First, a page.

Monday, December 14, 2009

The Reason Accenture Left Tiger

It is no surprise that Accenture, among his many sponsors, has decided to part ways with Tiger Woods—unlike AT&T, PepsiCo and Nike, which are still hanging on.

In my blog dated December 3, 2009, “Tiger’s Transgressions: Are They Really a ’Private Matter’?”, I noted that Tiger’s “reputation and advertising revenues, by and large, should remain intact.” However, that blog was written before the revelation regarding multiple affairs (plus serious issues surrounding his home life) came out. Possibly, other sponsor relationships will unravel if the flow of seamy details continues.

Accenture is the first major one to go (minus Gillette, which put the relationship on hold), largely because the global consulting firm’s ad campaign was centered on its research, analytics, strategy and precision. Accenture advertising says, “It’s what we call performance anatomy, and it’s one key finding from our groundbreaking research into the world’s most successful companies.” The image includes a graph line which denotes attitude as 50% and aptitude as 50%. Tiger’s strategic skills — indeed, his entire persona — have been indicted by his actions. Thus, the ad theme, “Go on. Be a Tiger.” is no longer valid. If you take the total picture into account, he no longer represents even Accenture’s tagline, “High performance. Delivered.”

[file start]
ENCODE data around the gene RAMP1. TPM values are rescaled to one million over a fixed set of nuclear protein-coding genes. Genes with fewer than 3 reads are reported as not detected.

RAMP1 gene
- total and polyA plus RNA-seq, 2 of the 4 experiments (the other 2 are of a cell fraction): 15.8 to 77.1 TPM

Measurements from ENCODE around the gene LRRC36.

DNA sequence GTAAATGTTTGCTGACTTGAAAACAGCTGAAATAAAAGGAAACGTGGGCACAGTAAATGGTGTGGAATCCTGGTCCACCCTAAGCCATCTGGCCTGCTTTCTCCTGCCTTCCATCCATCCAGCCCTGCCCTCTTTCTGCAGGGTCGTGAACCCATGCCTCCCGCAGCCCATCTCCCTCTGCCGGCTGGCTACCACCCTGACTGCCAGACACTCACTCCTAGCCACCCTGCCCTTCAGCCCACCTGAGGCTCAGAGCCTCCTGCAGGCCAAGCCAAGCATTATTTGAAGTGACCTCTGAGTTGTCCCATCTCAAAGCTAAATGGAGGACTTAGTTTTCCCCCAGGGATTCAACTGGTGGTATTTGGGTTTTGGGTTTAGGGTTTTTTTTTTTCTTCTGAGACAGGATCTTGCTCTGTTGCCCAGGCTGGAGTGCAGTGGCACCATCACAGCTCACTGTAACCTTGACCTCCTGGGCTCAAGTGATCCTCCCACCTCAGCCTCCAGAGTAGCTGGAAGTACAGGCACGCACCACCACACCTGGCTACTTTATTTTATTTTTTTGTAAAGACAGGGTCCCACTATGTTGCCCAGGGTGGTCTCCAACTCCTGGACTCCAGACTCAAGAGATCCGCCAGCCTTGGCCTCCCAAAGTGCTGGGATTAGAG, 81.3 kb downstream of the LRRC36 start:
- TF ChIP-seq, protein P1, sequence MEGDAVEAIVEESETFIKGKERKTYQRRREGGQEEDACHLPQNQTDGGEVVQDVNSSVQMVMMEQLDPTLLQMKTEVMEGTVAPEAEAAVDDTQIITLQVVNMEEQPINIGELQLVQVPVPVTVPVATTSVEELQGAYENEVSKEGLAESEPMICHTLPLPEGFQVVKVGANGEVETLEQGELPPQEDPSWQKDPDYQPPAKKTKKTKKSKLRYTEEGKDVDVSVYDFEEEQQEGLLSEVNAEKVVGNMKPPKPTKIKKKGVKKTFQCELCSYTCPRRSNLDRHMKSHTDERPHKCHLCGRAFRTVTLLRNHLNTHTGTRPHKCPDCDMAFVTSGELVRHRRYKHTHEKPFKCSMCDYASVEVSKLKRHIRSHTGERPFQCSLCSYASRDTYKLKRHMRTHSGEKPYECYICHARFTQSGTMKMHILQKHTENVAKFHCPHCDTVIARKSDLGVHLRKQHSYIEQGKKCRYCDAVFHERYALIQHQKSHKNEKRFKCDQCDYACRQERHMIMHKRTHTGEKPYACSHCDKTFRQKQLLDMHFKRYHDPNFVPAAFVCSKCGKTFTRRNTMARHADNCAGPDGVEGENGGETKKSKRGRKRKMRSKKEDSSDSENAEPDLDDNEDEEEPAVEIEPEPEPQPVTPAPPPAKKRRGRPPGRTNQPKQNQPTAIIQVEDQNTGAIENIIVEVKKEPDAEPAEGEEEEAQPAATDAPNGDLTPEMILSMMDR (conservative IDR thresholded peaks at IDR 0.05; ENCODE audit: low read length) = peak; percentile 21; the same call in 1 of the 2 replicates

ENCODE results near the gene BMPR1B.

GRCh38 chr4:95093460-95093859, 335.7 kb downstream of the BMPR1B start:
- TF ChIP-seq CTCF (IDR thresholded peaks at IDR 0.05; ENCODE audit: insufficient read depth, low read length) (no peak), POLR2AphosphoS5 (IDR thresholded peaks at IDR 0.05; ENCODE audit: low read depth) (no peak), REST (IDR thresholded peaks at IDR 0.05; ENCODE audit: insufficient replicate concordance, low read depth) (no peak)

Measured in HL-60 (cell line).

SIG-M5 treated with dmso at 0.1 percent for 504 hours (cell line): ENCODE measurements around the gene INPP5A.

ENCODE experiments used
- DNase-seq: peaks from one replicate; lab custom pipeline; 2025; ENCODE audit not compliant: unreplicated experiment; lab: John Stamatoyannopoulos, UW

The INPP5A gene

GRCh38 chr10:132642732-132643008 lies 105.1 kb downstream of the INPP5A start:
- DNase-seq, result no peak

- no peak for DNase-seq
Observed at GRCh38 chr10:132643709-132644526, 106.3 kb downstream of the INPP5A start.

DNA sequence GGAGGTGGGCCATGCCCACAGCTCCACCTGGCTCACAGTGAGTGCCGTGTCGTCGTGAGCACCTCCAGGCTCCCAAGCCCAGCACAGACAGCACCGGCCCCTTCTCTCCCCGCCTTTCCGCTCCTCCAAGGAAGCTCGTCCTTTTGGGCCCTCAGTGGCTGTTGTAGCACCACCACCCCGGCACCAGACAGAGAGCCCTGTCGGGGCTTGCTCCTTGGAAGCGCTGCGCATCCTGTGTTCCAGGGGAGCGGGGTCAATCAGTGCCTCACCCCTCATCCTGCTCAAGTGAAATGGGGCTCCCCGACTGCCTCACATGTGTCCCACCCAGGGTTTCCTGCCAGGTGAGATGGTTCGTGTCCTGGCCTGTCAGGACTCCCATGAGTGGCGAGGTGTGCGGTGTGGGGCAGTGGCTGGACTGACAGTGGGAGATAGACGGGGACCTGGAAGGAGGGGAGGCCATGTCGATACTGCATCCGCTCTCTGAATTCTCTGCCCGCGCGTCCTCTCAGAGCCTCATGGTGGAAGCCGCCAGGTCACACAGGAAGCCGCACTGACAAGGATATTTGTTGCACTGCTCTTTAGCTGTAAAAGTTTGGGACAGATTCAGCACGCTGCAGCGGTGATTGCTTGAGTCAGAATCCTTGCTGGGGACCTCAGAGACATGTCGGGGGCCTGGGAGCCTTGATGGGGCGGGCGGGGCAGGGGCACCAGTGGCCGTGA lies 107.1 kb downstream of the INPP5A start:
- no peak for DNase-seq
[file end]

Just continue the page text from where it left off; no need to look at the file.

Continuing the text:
As The New York Times notes in its article on Monday, December 14th in the Business Day section, “Big Risk in a One-Man Brand Like Tiger Woods,” that is indeed true. Nevertheless, Accenture has gotten great mileage out of its Tiger Woods campaign, which has gone on for years. Despite the risk, one-man or one-woman brands will continue to be a strategy that will be applied by companies in the future. Nevertheless, there will likely be a momentary pause.

Technorati Tags: Tiger Woods, crisis, communications,Accenture, The New York Times , communications, public relations, Makovsky


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